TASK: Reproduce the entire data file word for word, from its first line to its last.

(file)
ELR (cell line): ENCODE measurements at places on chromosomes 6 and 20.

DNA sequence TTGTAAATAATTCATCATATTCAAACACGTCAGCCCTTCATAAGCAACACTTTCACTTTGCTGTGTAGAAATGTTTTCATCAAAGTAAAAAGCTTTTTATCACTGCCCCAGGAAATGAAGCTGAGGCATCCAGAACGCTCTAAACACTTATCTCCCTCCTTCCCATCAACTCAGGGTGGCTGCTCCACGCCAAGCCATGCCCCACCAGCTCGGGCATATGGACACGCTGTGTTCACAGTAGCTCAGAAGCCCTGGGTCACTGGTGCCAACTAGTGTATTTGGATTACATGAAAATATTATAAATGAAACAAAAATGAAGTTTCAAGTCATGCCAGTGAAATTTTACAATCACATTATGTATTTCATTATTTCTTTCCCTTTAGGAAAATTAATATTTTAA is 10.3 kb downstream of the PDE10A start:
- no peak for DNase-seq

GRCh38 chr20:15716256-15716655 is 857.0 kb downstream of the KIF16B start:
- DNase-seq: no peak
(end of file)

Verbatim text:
ELR (cell line): ENCODE measurements at places on chromosomes 6 and 20.

DNA sequence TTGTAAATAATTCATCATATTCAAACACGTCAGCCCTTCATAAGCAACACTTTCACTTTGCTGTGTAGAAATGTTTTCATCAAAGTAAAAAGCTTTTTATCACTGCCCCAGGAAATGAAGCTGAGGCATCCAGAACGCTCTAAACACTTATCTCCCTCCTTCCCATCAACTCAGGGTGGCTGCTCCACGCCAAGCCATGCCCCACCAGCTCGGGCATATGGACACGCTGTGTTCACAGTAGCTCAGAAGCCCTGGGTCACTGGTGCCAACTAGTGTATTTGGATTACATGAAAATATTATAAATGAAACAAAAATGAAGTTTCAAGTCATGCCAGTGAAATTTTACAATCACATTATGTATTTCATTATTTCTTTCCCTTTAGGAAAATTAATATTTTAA is 10.3 kb downstream of the PDE10A start:
- no peak for DNase-seq

GRCh38 chr20:15716256-15716655 is 857.0 kb downstream of the KIF16B start:
- DNase-seq: no peak